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 December 23, 2006
Halting transboundary hazardous waste shipments

 Vancouver, Canada (GLOBE-Net) -- Just prior to Christmas, 2006, the Canada Border Services Agency (CBSA) and Environment Canada (EC), working together to prevent the illegal exportation of hazardous waste and hazardous recyclable materials out of the Port of Vancouver, seized 50 containers loaded with about 500,000 kilograms of metal and plastic scrap destined for Hong Kong and China.

In the press release issued at the time, it was reported that since November 1, 2005, the CBSA/EC team conducted 50 inspections of marine containers destined for export outside of Canada.

These inspections, part of a continuing joint initiative of these two agencies, have resulted in a large number of detentions. Highlights of CBSA/EC's joint initiative:
  • 50 containers filled with approximately 500,000 kg of metal and plastic scrap originating from across Canada were inspected and found to contain hazardous waste or hazardous recyclable materials destined for export to Hong Kong and/or China, allegedly in violation of federal regulations;
  • The contents of several shipping containers included waste electrical equipment which contained polychlorinated biphenyls (PCBs). PCBs are toxic to both the environment and human health;
  • Thousands of computer monitors and other types of electronic waste (e-waste) were prevented from being exported to Hong Kong and China;
  • CBSA assessed $50,801.00 in fines against 27 Canadian companies.
It is not known exactly where all the computer waste originated but it could have included a combination of private, company, and even government agencies, which raises the issue that everyone great care must be taken to ensure that e-waste is properly recycled.

Export of the toxic material is a violation of Chinese and Hong Kong domestic laws, Canadian law, and the Basel Convention, adopted in 1989 to regulate the transboundary movement of hazardous wastes. Companies and their officials, found guilty of contravening the Canadian Environmental Protection Act, 1999 under summary conviction, face a maximum fine of $300,000, or six months in prison for each count and under indictable conviction, a maximum fine of $1,000,000, or not more than three years in prison.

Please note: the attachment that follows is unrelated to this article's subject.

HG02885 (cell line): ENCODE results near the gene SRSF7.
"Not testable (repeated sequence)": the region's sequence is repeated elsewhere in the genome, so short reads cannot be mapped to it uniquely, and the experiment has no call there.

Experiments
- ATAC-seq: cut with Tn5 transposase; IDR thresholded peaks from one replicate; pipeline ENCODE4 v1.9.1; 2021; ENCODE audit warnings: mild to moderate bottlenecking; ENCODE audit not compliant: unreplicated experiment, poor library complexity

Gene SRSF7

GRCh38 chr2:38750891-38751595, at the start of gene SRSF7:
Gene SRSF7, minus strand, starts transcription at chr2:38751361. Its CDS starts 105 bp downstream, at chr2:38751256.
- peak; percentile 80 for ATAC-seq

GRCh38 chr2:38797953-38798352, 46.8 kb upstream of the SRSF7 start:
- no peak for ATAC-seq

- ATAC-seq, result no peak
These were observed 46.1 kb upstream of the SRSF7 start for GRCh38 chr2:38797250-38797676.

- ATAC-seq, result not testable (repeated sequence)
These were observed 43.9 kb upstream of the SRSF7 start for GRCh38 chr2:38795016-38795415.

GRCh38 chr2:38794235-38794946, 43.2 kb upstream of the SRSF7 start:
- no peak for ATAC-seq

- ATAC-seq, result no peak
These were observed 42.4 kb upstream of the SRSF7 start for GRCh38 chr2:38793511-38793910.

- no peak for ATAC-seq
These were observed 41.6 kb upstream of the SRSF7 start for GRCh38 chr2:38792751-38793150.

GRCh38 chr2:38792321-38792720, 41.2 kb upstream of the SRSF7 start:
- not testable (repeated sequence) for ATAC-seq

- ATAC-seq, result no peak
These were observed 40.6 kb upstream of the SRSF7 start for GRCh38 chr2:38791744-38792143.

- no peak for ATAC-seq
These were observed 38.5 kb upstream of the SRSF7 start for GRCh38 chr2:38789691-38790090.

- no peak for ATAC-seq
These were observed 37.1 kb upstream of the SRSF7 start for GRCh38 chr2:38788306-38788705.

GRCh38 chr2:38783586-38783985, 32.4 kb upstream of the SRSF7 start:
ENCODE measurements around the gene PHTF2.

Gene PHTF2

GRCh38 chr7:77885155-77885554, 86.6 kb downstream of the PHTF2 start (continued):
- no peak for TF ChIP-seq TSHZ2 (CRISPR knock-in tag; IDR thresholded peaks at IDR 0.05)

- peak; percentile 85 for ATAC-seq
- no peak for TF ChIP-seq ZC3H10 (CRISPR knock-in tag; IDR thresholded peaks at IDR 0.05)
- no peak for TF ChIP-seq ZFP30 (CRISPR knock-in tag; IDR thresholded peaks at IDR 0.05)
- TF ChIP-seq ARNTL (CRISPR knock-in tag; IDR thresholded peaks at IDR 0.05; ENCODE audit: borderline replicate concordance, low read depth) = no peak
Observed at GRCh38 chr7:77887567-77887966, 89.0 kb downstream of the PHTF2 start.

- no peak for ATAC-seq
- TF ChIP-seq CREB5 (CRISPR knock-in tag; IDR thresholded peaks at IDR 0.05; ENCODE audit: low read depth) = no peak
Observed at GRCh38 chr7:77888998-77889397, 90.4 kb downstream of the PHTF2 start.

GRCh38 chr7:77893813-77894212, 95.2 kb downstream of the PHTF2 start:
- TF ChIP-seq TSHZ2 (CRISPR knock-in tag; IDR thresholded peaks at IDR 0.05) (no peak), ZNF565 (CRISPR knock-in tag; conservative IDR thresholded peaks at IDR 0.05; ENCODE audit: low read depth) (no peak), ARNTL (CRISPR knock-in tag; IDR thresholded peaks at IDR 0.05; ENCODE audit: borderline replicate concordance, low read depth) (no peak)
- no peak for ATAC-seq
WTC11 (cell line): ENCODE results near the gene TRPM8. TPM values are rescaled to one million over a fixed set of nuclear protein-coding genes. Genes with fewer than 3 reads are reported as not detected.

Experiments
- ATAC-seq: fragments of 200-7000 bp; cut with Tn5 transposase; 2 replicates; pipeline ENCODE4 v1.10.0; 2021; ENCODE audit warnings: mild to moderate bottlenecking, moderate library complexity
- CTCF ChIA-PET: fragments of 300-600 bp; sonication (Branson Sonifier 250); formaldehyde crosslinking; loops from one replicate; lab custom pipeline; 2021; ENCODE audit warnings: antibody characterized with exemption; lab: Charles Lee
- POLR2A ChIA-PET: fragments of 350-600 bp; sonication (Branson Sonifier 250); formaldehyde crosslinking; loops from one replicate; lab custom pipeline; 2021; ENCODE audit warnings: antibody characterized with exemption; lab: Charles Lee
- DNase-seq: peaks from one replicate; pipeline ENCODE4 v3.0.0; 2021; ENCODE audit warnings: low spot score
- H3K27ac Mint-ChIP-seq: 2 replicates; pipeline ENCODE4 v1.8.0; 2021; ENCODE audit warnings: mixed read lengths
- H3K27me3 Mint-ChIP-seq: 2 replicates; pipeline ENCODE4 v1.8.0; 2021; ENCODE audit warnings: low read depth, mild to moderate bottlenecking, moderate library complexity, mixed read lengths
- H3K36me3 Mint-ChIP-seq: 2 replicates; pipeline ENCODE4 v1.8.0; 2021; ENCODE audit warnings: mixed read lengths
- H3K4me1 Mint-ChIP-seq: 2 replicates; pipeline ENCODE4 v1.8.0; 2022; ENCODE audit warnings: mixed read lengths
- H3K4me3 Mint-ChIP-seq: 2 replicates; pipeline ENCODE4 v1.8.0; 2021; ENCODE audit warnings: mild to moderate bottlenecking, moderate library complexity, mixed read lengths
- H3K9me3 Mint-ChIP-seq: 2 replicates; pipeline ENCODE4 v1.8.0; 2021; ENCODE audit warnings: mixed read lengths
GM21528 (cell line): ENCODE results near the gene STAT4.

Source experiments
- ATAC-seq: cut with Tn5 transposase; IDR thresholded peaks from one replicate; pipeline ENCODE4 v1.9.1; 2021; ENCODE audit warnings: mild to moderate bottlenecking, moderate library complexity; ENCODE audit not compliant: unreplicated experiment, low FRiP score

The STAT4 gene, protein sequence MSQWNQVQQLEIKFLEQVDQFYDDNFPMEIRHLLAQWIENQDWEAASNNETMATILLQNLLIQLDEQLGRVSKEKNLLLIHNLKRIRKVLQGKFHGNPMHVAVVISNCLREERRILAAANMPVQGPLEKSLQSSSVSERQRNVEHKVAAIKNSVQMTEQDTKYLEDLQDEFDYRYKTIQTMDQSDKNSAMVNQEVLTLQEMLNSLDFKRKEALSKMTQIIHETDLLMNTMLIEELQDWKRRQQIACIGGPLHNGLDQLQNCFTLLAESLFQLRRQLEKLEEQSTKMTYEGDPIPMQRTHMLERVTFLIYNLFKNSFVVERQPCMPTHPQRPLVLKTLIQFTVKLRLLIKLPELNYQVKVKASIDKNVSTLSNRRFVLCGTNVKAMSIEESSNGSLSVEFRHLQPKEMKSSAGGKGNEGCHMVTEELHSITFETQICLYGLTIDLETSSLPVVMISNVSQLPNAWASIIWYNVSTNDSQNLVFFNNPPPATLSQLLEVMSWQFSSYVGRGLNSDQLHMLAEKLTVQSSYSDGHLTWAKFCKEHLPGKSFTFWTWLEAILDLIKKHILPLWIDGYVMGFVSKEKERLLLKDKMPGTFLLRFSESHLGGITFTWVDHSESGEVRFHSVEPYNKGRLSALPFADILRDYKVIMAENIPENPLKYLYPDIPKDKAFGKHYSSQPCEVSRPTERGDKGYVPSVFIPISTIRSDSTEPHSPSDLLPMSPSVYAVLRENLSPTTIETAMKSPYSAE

A Backgrounder on hazardous wastes in the Port of Vancouver that was issued with respect to this violation is available on the Environment Canada website. It contains a useful summary of the relevant regulations and liabilities which generators, transporters and receivers should be aware of when considering the shipment of potentially hazardous wastes.

Under the Export and Import of Hazardous Waste and Hazardous Recyclable Material Regulations (EIHWHRMR) and PCB Waste Export Regulations, 1996 (PCBWER) under the Canadian Environmental Protection Act, 1999 (CEPA 1999, penalties for offences under CEPA 1999 range from a maximum fine of $300,000 and six months in prison for summary conviction, and $1,000,000 maximum fine, and not more than three years in prison for an indictable conviction.

CEPA 1999 and the EIHWHRM Regulations set out the conditions for the export, import and transit of hazardous wastes and hazardous recyclable materials shipped across the Canadian border, and expressly prohibits export without a permit from EC and without prior notification to, and consent of, the appropriate authorities within the receiving country.

More details on the Export and Import of Hazardous Wastes and Hazardous Recyclable Material Regulations can be found on Environment Canada's Waste Management website.

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